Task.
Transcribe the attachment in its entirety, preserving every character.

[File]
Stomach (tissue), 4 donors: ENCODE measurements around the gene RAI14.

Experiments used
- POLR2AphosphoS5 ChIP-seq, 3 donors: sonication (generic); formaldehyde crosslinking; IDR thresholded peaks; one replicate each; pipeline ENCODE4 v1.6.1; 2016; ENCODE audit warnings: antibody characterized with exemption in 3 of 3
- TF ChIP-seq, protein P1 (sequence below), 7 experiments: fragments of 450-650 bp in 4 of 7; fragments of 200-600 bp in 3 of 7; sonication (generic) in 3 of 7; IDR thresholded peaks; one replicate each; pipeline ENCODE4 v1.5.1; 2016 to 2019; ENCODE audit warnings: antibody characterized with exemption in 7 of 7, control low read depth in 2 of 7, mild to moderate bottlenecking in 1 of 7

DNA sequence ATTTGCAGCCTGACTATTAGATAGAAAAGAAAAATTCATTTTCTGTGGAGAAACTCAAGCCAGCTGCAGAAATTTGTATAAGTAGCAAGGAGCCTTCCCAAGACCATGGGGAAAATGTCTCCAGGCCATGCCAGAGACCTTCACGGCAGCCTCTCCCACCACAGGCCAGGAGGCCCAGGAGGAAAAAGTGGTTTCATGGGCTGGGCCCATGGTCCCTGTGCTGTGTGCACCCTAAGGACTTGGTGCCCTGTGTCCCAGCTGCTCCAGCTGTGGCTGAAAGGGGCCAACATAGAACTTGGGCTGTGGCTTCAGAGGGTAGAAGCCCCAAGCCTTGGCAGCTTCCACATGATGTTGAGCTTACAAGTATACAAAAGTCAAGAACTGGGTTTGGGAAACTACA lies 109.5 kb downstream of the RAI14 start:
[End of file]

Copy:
Stomach (tissue), 4 donors: ENCODE measurements around the gene RAI14.

Experiments used
- POLR2AphosphoS5 ChIP-seq, 3 donors: sonication (generic); formaldehyde crosslinking; IDR thresholded peaks; one replicate each; pipeline ENCODE4 v1.6.1; 2016; ENCODE audit warnings: antibody characterized with exemption in 3 of 3
- TF ChIP-seq, protein P1 (sequence below), 7 experiments: fragments of 450-650 bp in 4 of 7; fragments of 200-600 bp in 3 of 7; sonication (generic) in 3 of 7; IDR thresholded peaks; one replicate each; pipeline ENCODE4 v1.5.1; 2016 to 2019; ENCODE audit warnings: antibody characterized with exemption in 7 of 7, control low read depth in 2 of 7, mild to moderate bottlenecking in 1 of 7

DNA sequence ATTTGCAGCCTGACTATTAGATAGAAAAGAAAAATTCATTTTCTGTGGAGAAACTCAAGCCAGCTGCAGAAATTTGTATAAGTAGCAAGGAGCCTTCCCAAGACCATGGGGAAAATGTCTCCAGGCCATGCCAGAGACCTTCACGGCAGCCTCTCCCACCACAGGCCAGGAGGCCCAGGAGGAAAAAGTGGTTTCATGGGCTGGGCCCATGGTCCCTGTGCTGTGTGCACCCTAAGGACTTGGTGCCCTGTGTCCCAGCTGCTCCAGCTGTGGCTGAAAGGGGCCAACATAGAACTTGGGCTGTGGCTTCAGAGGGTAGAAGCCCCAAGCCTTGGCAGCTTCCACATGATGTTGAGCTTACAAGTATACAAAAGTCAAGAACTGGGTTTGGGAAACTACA lies 109.5 kb downstream of the RAI14 start: